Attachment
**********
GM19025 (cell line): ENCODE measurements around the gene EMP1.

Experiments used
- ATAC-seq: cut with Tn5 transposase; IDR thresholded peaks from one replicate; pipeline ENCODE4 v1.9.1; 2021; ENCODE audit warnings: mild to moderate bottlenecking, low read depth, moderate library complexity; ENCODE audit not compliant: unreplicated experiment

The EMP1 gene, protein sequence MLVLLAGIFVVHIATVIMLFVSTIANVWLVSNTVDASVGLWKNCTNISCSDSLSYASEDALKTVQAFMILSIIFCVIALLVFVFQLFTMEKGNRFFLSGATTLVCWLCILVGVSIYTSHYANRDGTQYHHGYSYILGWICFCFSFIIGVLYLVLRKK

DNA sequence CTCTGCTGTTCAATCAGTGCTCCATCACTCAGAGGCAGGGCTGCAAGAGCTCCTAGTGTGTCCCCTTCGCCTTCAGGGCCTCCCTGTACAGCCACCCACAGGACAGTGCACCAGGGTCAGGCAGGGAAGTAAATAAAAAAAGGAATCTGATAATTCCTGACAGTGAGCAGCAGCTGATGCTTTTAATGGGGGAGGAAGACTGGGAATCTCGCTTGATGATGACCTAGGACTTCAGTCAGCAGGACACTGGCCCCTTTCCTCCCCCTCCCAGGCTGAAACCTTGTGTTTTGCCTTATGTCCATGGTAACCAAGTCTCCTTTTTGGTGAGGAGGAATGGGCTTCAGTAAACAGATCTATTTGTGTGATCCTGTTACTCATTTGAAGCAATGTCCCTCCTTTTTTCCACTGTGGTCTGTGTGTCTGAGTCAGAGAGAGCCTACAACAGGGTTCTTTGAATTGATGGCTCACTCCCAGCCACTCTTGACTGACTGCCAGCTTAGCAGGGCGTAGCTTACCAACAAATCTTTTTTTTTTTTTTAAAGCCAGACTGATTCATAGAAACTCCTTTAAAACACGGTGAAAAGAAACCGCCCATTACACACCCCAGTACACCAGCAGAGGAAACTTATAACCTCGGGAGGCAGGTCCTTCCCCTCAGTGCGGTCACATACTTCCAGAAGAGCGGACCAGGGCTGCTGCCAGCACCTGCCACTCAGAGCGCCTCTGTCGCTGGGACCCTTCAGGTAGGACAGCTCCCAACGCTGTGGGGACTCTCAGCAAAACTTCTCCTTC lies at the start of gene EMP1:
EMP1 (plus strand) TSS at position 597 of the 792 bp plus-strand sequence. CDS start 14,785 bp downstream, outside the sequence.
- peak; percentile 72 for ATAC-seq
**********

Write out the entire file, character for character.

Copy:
GM19025 (cell line): ENCODE measurements around the gene EMP1.

Experiments used
- ATAC-seq: cut with Tn5 transposase; IDR thresholded peaks from one replicate; pipeline ENCODE4 v1.9.1; 2021; ENCODE audit warnings: mild to moderate bottlenecking, low read depth, moderate library complexity; ENCODE audit not compliant: unreplicated experiment

The EMP1 gene, protein sequence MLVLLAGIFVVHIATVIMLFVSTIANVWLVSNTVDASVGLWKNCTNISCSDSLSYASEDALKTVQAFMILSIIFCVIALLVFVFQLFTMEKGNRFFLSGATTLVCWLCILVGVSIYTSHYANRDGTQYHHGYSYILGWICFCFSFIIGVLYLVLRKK

DNA sequence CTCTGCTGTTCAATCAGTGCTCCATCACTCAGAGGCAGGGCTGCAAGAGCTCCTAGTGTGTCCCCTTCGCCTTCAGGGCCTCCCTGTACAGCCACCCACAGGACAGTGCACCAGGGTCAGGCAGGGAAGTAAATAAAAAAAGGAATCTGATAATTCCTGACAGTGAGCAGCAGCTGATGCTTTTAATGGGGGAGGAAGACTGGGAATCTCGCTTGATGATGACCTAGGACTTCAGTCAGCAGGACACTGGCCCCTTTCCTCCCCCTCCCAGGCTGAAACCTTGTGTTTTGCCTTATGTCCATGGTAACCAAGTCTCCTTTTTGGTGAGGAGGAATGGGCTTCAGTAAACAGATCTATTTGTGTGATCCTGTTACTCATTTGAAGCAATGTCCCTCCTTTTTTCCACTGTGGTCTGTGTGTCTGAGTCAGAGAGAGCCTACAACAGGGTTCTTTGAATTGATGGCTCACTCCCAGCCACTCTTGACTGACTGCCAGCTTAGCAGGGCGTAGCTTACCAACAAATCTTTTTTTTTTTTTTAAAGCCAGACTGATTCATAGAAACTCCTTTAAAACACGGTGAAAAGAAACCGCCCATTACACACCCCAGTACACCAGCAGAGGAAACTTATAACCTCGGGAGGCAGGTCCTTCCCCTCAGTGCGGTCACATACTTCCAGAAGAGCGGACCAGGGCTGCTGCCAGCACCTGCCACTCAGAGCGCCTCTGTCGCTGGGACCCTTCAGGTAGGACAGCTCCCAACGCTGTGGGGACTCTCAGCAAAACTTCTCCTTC lies at the start of gene EMP1:
EMP1 (plus strand) TSS at position 597 of the 792 bp plus-strand sequence. CDS start 14,785 bp downstream, outside the sequence.
- peak; percentile 72 for ATAC-seq